There was another scream, louder, more pained, although different from before, and Hermione felt a bit of her former self return to her, in cracked, jagged pieces. She folded her eyes shut tightly against the world and forced herself to take deep, calming breaths. Her mind began compiling a list of tasks, willing itself back into motion.
Grab your wand. Fix your wrist. Get to the gates. Go anywhere, get out of here. And find Ron. It seemed simple enough, at the moment. And it might have worked; but logic had one simple failing that always managed to elude her, and that was that sometimes, the world just simply wasn’t as logical as her brain wanted it to be.
“Potter’s Mudblood,” a voice above her sneered, and she turned so quickly her neck popped in protest, wondering just when this man had come to stand beside her, and why it had taken her so long to notice his arrival. “Can’t say I’m not pleased to see you again. You’re a right sight for sore eyes, you know that?”
It was the Snatcher – the one who had apprehended the three of them in the Forest of Dean. Scabior. He grinned down at Hermione with small, pointed teeth that somehow contrasted oddly with the ruthless, merciless demeanor he otherwise emanated. His wand was held almost loosely in his hand, as though it was an afterthought instead of a weapon.
His dark eyes flitted over to her wrist, and his tongue clucked in sympathy she could immediately tell he didn’t feel. “Dear, dear,” he murmured in an oily voice. “What have we done?” He reached out and, with the toe of his boot, prodded precisely the place he was searching for; Hermione gave a small scream, and immediately reached up to clasp her good hand over her mouth to stifle it. Appearing weak was a luxury she could no longer afford.
Scabior grinned nastily. “You know,” he said, stroking his chin as though pondering his next words, “I think there’s somebody who’d probably like to see you. Should I call her over?” He moved much more quickly than anticipated, stepping swiftly behind her and wrapping his fingers in her hair, pulling painfully to preempt any escape attempts. He craned his head, the tendons sticking out from the thin skin around his neck, and he lifted an arm towards someone Hermione couldn’t see.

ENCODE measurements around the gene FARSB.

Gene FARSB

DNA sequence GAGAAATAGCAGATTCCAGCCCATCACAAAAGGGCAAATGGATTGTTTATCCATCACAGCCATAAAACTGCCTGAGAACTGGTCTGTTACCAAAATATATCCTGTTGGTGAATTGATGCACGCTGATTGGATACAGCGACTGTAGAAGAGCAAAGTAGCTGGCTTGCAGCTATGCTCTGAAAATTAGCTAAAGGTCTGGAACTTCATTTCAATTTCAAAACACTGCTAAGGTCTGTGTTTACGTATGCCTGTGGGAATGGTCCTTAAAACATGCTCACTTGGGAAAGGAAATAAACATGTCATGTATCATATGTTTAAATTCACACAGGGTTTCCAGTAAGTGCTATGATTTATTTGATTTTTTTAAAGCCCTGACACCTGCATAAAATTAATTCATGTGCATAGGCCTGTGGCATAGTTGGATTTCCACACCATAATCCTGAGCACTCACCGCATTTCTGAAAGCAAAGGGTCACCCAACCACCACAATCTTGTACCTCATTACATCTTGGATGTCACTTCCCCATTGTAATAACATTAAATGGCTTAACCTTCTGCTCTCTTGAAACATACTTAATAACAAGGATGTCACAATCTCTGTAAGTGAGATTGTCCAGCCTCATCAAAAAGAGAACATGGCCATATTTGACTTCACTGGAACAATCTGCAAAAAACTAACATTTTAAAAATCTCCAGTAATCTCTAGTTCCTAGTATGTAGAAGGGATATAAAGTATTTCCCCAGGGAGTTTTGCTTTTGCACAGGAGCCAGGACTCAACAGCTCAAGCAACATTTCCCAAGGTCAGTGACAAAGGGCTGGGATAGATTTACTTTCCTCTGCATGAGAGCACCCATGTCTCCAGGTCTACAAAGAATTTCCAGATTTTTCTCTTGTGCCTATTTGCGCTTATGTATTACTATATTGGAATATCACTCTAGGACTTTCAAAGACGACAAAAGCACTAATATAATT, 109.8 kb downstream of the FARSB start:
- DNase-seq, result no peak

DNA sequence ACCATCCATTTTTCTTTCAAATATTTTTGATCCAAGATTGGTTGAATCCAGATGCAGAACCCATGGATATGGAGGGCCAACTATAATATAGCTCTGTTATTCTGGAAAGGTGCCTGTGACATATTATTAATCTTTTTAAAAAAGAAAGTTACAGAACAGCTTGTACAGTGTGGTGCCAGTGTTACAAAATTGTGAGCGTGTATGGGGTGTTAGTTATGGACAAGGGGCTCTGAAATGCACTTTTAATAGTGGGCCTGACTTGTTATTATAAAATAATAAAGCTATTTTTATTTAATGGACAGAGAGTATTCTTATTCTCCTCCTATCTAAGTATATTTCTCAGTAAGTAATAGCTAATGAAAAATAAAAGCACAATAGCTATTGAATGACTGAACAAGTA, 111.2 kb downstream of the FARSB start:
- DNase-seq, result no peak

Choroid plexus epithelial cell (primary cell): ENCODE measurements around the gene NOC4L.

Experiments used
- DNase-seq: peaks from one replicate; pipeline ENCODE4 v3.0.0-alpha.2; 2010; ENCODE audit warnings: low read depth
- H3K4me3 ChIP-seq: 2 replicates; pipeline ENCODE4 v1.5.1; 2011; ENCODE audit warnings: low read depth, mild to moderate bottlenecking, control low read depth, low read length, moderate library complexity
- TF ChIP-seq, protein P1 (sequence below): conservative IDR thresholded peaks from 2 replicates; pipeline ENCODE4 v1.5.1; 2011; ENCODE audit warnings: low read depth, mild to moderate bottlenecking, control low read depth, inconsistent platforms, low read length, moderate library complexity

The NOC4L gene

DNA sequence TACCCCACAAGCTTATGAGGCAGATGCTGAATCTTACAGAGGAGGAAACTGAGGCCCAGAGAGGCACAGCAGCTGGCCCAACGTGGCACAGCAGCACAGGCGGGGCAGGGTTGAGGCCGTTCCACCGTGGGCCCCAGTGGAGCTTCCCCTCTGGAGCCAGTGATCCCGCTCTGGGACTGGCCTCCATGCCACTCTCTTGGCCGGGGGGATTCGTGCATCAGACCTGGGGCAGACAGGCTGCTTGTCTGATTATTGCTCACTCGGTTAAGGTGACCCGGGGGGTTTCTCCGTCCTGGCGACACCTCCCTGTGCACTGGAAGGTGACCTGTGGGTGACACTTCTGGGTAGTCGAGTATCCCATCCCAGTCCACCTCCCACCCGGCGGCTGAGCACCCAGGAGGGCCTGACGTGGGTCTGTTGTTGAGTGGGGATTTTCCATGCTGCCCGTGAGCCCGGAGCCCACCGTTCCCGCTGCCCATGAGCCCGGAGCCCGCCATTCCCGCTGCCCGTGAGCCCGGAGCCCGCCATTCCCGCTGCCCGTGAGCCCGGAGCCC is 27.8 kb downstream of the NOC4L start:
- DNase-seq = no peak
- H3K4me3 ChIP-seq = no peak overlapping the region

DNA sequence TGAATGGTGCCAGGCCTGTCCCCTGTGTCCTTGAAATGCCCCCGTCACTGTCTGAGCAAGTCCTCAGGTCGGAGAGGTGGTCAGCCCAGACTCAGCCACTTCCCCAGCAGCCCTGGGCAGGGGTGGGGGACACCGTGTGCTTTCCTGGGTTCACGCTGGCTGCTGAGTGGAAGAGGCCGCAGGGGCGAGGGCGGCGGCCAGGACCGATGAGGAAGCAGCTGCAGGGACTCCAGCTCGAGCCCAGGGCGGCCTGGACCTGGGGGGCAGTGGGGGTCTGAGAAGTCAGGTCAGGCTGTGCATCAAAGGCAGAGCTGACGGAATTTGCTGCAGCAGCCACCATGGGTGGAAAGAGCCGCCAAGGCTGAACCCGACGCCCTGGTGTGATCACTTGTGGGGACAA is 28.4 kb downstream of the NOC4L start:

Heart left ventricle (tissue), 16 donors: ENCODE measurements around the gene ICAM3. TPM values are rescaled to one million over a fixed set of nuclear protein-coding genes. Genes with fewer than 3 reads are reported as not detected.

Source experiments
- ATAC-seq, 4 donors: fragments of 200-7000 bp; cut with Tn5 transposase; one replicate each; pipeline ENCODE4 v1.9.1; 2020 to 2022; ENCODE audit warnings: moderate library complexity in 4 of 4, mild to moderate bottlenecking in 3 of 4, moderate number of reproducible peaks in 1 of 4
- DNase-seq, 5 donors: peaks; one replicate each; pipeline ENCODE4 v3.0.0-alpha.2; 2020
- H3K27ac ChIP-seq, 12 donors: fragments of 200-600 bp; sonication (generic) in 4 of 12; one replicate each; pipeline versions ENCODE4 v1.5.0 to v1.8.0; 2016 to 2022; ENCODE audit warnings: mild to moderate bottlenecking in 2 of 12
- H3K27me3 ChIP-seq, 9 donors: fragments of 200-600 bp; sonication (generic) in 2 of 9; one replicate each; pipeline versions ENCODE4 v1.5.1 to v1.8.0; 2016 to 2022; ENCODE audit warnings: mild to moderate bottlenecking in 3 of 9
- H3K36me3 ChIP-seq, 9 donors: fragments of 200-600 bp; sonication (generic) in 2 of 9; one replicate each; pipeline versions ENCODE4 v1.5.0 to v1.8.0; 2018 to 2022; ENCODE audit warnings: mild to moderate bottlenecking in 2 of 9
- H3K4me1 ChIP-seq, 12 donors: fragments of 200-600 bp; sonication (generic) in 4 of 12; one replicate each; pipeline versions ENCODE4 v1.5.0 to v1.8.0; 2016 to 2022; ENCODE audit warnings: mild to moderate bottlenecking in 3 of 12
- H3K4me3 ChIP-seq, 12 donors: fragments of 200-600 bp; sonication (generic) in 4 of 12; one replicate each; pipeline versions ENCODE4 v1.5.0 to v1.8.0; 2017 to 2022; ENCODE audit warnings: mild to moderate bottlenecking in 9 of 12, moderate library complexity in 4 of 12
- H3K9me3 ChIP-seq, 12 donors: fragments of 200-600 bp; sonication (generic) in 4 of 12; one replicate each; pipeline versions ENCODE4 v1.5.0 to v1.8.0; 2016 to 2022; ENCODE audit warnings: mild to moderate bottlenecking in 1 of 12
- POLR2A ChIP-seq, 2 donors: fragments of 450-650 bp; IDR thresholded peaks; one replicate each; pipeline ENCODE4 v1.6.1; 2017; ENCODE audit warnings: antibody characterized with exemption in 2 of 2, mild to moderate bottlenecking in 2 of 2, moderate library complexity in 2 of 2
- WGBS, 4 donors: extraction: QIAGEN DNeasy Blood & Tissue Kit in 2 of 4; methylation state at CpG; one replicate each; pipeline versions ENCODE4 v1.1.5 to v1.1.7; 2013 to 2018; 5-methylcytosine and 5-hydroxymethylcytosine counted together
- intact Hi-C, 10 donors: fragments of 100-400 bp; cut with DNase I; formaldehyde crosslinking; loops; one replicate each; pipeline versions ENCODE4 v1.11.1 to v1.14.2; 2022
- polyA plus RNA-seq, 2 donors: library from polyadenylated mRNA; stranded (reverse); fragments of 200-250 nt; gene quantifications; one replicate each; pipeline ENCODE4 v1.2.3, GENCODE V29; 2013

But she could hear, and the voice sent chills even further up her spine; Scabior’s unwelcome appearance was nothing, nothing compared to this. Just the sound of it made her gasp and writhe, twisting fruitlessly away from his hold, even while she knew it was pointless.
Bellatrix Lestrange breathed a word in her ear, haughty and mocking. “Granger.”
Bellatrix cackled shrilly, evidently pleased with her victim’s knee-jerk reaction to the sound of her voice, and came around so that she was standing in front of where Hermione was awkwardly seated on the hard, wreckage-strewn ground, and tilted her head ponderingly to the side, tapping her cheek with the tip of her wand. “Well, isn’t this a lovely surprise? We’ve already got Potter, and he’s not around to protect you anymore… Then again,” she added, in a poorly concealed attempt at an afterthought, “the other one was always more interested in your safety, wasn’t he? The ginger blood traitor?”
Hermione made a noise deep in her throat and again struggled against Scabior’s deep-set hold on her hair, more to divert Bellatrix from talking about Ron than actually trying to get away from the pair of them. The tactic seemed to work; the tall woman’s lips popped closed, and her heavy-lidded eyes roamed over Hermione, drinking her in as a lioness would drink in a trapped piece of prey. They fell on the unnatural angle of Hermione’s left wrist, and a wicked, horrible smile spread over her face. Slowly, almost tentatively, she stretched forward and, with the toe of her boot, in a motion nearly identical to Scabior's, Bellatrix forced Hermione’s wrist back to the ground, in the opposite direction that it had broken.